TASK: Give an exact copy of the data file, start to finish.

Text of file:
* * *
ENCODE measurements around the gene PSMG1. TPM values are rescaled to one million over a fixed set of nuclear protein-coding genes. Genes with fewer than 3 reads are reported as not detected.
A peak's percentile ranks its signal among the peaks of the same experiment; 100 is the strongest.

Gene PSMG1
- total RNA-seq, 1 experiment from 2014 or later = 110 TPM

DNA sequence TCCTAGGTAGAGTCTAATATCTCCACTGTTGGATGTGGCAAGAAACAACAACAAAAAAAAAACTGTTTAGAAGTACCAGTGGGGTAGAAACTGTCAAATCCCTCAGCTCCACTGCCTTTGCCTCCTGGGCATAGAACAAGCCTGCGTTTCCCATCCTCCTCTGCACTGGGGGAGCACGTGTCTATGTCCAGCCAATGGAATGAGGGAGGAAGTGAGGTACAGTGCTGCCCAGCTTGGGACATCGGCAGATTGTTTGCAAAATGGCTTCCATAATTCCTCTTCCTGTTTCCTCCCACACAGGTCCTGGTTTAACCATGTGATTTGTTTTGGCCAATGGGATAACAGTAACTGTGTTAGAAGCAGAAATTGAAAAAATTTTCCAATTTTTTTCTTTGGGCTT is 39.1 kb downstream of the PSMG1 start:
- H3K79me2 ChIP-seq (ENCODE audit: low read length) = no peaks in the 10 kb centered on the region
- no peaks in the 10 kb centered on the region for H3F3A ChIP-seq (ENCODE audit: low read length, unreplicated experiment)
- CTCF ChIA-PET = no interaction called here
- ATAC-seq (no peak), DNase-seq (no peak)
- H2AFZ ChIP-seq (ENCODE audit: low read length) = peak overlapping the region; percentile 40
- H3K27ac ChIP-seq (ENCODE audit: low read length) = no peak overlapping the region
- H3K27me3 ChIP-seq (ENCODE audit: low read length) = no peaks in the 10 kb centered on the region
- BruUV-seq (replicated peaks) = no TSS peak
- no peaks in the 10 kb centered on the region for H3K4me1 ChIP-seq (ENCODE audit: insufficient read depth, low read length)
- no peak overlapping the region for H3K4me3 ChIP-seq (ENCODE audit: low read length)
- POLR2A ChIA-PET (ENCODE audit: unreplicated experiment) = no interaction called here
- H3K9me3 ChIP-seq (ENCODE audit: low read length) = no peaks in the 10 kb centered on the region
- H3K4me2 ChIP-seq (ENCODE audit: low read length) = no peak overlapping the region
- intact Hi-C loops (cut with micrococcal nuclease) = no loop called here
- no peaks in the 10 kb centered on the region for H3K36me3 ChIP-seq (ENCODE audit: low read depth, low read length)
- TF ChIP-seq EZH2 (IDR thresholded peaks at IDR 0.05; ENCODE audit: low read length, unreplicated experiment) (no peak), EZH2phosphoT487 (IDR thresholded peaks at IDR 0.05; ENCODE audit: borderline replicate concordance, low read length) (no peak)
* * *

ENCODE measurements around the gene PSMG1. TPM values are rescaled to one million over a fixed set of nuclear protein-coding genes. Genes with fewer than 3 reads are reported as not detected.
A peak's percentile ranks its signal among the peaks of the same experiment; 100 is the strongest.

Gene PSMG1
- total RNA-seq, 1 experiment from 2014 or later = 110 TPM

DNA sequence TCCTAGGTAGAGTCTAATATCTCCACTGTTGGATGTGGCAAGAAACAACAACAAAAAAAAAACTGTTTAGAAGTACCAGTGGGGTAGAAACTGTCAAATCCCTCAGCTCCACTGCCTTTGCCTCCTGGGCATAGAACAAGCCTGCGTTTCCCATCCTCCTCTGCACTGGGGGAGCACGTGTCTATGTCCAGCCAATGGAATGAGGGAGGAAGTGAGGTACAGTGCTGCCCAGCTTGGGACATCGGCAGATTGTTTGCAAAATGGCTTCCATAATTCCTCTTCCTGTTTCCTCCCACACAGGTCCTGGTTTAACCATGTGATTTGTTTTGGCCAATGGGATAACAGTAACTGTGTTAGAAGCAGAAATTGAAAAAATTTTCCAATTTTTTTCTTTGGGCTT is 39.1 kb downstream of the PSMG1 start:
- H3K79me2 ChIP-seq (ENCODE audit: low read length) = no peaks in the 10 kb centered on the region
- no peaks in the 10 kb centered on the region for H3F3A ChIP-seq (ENCODE audit: low read length, unreplicated experiment)
- CTCF ChIA-PET = no interaction called here
- ATAC-seq (no peak), DNase-seq (no peak)
- H2AFZ ChIP-seq (ENCODE audit: low read length) = peak overlapping the region; percentile 40
- H3K27ac ChIP-seq (ENCODE audit: low read length) = no peak overlapping the region
- H3K27me3 ChIP-seq (ENCODE audit: low read length) = no peaks in the 10 kb centered on the region
- BruUV-seq (replicated peaks) = no TSS peak
- no peaks in the 10 kb centered on the region for H3K4me1 ChIP-seq (ENCODE audit: insufficient read depth, low read length)
- no peak overlapping the region for H3K4me3 ChIP-seq (ENCODE audit: low read length)
- POLR2A ChIA-PET (ENCODE audit: unreplicated experiment) = no interaction called here
- H3K9me3 ChIP-seq (ENCODE audit: low read length) = no peaks in the 10 kb centered on the region
- H3K4me2 ChIP-seq (ENCODE audit: low read length) = no peak overlapping the region
- intact Hi-C loops (cut with micrococcal nuclease) = no loop called here
- no peaks in the 10 kb centered on the region for H3K36me3 ChIP-seq (ENCODE audit: low read depth, low read length)
- TF ChIP-seq EZH2 (IDR thresholded peaks at IDR 0.05; ENCODE audit: low read length, unreplicated experiment) (no peak), EZH2phosphoT487 (IDR thresholded peaks at IDR 0.05; ENCODE audit: borderline replicate concordance, low read length) (no peak)